Healthy workplaces are key to employee wellbeing
Posted: March 13, 2013
Posted in: Employer Negligence Workplace Injuries
Employers should devote more time and effort to ensuring that their workplaces are as healthy as possible for workers. That is the advice of a recent TUC guide, aimed at promoting healthier working and helping trade union safety representatives identify what within their workplaces is making staff ill.
Sickness absence levels
According to TUC figures, around 170 million working days are lost every year because people are too ill to go into work. Approximately 23 million of these days are down to work-related ill health, and four million are caused by injuries suffered at work.
Reducing sickness absence
Sickness absence is undesirable for both employers and workers, but many of the measures introduced to tackle it tend to focus on the best way to manage the absence once it has occurred.
The TUC guide takes a slightly different approach, and advises employers that the best way to tackle sickness absence is to stop workers from getting ill in the first place. For example, says the guide, removing the causes of workplace stress is more effective than providing on-site massage for stressed workers.
It is important the employers make all efforts to resolve the causes of work related illness or injury. Employers that fail to do so could ultimately find themselves facing prosecution, and a costly personal injury claim.
The TUC suggests a number of ways that employers could improve their employees’ well-being and reduce incidences of stress and other forms of ill health. These include:
- Ensuring employees are able to take a proper lunch break.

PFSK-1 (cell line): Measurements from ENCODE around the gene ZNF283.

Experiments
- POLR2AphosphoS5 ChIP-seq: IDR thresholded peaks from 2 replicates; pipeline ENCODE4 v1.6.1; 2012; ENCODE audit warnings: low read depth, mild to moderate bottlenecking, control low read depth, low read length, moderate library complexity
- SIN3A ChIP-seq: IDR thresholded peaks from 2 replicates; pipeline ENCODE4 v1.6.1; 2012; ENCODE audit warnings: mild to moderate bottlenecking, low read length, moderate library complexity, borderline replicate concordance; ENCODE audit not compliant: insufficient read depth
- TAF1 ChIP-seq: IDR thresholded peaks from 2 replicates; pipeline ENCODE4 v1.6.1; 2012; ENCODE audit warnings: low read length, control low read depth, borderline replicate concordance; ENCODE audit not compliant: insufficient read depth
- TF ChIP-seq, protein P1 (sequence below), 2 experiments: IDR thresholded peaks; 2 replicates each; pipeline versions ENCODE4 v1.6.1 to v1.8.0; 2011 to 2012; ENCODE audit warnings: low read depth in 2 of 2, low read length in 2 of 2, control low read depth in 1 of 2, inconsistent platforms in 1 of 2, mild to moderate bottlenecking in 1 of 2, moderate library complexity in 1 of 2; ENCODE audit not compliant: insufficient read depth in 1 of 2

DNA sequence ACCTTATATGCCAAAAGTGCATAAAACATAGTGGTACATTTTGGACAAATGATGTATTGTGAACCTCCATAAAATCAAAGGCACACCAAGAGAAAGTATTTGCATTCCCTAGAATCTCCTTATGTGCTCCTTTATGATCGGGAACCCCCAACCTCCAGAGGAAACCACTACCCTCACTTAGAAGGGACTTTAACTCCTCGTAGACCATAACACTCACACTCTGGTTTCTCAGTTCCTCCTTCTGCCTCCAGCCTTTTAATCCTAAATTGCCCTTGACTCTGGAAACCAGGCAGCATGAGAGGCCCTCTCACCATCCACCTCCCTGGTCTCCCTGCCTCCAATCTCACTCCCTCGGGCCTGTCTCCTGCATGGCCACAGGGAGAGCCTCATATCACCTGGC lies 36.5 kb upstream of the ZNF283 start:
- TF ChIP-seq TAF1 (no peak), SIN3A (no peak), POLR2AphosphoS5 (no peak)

- Providing an on-site gym or subsidised membership of a local fitness centre.
- Offering healthy options in the canteen and encouraging staff not to eat lunch at their desks.
- Giving staff the chance to access employee assistance programmes, which can help them cope with personal problems that could have an impact on their performance at work
- offer advice with financial concerns
- advice on problems they may be having with colleagues.
TUC General Secretary Frances O’Grady points out that work can create a lot of health issues such as back problems, and it can also be a cause of stress which is linked to the increased use of tobacco and alcohol.
Similarly, if employees are sitting down all day and only have access to junk food during their lunch break then they have more chance of developing heart disease or diabetes in later life.
“Far too many days a year are being lost through ill health,” she said. “Sensible employers who are able to identify problems at an early stage, and who introduce changes to prevent ill health and promote well-being, will reduce sickness absence and increase productivity.”
New sickness absence advisory service
The Government has recently announced new measures to help employers manage long term sickness absence.
It intends to introduce a new independent assessment and advisory service that employers will be able to access to help them facilitate an employee’s return to work from a sustained period of absence.
The Government hopes to have this new service up and running in 2014.
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